The Other Home
Die andere Heimat

September 2013 / 128pp

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The Other Home was commissioned by Edgar Reitz as working material for the fourth film in his award-winning Heimat series, which was released in German cinemas in autumn 2013. The Heimat films have been well-received among English-speaking audiences, ensuring that this novel would find a ready readership in translation. 

The Other Home is set in the fictional village of Schabbach in the Rhineland, close to the Mosel river in the year 1843. It was a time of hardship in Schabbach – with food shortages and a series of brutal winters – when many people found themselves faced with the choice of emigration or starvation, and their religious faith was sorely tested. The narrative focuses on the Simon family: the blacksmith Johann Simon, his wife and their three surviving children. Jakob Simon, the youngest of the three siblings, is the main protagonist. Jakob is a dreamer, a sensitive young man who likes to read about other worlds, and is especially interested in the indigenous cultures of Brazil. He longs to emigrate there and is mocked by his brother and father because of it. When his older, more worldly-wise brother Gustav ends up marrying Jakob’s sweetheart Jette, before emigrating to Brazil himself, Jakob is left doubly bereft. 

The action takes place on the day before Gustav and Jette depart from their beleaguered homeland in the hope of a brighter future on the unknown continent of South America. It is a moment of leave-taking in which many family stories start to unravel, and the day of Jakob and Jette’s first and last illicit romantic tryst, outside the cemetery walls. Jakob finally accompanies his brother and Jette to the Rhine port of Bacharach, from where they sail to Rotterdam en route to Brazil. Jakob returns to his family in Schabbach, marries a local girl and takes over his father’s smithy, abandoning his bookish dreams to forge his own destiny. Jette later has a child in Brazil, which could very well be Jakob’s. 

The Other Home excels in its subtle portrayal of human dreams and sober realities, and of unexpected twists of fate. It is a book about departure and death, about growing up and generational conflict, as well as about the world of fantasy (‘the other home’) and the temptations of books and reading. Finally, it is a book about broken dreams. Its tightly-wrought, lyrical prose is full of powerful images and metaphors: a beautiful, nearly perfect work of art.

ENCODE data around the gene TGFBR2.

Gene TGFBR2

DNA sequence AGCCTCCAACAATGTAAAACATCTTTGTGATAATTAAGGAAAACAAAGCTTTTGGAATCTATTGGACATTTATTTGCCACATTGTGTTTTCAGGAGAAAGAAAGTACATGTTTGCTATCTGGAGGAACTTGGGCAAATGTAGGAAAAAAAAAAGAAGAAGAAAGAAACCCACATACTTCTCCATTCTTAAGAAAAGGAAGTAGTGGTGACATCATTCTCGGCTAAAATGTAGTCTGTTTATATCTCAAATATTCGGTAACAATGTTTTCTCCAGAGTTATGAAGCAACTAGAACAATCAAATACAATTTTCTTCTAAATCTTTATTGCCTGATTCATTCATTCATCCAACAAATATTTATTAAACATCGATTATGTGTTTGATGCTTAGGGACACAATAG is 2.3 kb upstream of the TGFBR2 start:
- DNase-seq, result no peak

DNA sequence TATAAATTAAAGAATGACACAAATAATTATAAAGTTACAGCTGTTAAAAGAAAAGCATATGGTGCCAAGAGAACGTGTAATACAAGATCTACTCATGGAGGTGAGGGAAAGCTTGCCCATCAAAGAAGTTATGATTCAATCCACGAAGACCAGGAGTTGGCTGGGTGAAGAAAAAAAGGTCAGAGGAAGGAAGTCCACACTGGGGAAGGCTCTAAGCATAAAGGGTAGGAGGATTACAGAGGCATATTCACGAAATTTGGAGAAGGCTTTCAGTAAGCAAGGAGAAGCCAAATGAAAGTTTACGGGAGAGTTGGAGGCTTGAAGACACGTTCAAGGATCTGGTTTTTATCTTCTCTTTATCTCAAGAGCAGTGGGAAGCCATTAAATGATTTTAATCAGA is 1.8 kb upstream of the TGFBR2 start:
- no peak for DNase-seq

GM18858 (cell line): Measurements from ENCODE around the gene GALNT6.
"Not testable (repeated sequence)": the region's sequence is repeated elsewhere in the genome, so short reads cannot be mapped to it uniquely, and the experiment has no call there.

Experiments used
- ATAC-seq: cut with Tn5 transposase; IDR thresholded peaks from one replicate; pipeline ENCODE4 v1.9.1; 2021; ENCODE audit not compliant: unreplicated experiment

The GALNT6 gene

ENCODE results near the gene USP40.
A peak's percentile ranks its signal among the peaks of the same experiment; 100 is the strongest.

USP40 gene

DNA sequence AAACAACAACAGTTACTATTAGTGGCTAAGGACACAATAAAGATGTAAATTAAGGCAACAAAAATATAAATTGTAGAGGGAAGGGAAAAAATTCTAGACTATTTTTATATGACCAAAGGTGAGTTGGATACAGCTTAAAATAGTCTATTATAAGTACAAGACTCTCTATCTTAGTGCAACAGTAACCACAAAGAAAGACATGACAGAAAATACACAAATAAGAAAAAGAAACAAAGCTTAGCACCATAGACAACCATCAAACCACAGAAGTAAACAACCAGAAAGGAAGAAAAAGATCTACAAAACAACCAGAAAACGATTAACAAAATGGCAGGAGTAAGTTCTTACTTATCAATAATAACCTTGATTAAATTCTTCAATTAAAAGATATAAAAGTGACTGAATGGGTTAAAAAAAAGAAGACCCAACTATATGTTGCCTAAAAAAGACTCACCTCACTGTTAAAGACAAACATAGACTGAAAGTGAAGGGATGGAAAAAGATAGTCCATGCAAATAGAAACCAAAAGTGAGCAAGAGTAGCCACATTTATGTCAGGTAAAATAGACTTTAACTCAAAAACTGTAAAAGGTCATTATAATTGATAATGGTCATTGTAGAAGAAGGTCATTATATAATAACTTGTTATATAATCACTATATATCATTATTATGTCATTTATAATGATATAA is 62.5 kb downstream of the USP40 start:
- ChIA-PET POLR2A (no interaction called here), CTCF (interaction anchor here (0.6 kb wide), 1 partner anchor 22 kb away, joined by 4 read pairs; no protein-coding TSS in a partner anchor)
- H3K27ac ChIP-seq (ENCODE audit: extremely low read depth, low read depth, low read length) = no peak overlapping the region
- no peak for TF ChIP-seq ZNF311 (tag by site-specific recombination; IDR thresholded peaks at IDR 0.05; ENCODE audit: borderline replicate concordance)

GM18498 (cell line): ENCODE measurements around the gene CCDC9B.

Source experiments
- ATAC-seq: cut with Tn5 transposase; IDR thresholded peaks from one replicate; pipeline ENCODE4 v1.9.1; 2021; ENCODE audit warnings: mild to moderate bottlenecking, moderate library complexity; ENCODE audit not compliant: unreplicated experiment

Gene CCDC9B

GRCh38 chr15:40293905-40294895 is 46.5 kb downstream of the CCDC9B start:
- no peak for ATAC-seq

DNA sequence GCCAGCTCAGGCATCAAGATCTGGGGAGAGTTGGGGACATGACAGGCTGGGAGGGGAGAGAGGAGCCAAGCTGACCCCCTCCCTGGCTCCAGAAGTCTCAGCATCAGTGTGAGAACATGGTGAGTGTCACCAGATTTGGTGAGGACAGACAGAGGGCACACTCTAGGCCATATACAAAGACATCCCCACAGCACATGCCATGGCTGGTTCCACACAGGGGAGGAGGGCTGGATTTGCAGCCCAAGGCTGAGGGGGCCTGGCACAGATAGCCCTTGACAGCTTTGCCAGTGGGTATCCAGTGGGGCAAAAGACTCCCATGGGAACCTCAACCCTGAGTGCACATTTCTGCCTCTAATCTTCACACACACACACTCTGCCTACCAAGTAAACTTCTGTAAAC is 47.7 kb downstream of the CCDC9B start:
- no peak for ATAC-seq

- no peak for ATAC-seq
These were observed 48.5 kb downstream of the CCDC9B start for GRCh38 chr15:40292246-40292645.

press quotes

‘A compelling, believable, moving story.’
– Deutschlandradio Kultur, Vladimir Balzer

‘You don’t have to have seen the film ‘The Other Home’ to enjoy this story, it stands alone as a novel.’
– Süddeutsche Zeitung, Susan Vahabzadeh

about the author

Gert Heidenreich was born in 1944 in Eberswalde and is an author, journalist and radio presenter. Heidenreich studied German, sociology, philosophy and theatre at Ludwig Maximilian University in Munich. He has written for Die Zeit newspaper and the travel magazine Merian, and is also a reader for audio books. In 2013 he won the Bavarian Film Prize with Edgar Reitz for Best Screenplay for the film Die andere Heimat – Chronik einer Sehnsucht (‘The Other Home – A Chronicle of Longing’).

Previous works include:
Mein ist der Tod (2012); Die Nacht der Händler (2009); Das Fest der Fliegen (2009); Im Dunkel der Zeit (2007), all with LangenMüller (Herbig).

rights information

Verlagsgruppe Droemer Knaur GmbH & Co. KG
Hilblestraße 54
80636 Munich, Germany
Tel: 089-9271-279
Contact: Kerstin Schuster

Verlagsgruppe Droemer Knaur publishes novels, non-fiction, children’s and classic gift books – everything from quality literature, juicy entertainment, captivating historical texts to suspense and thrillers. Its authors include Johannes Mario Simmel, Sebastian Fitzek, Karen Rose, Val McDermid, John Katzenbach, Kate Atkinson and Katherine Boo. The Droemer Knaur publishing group has been part of the Georg von Holzbrinck group since 1999. It includes the imprints Droemer, Knaur, Pattloch, MensSana and O.W.Barth.

translation assistance

Applications should be made to the Goethe-Institut.

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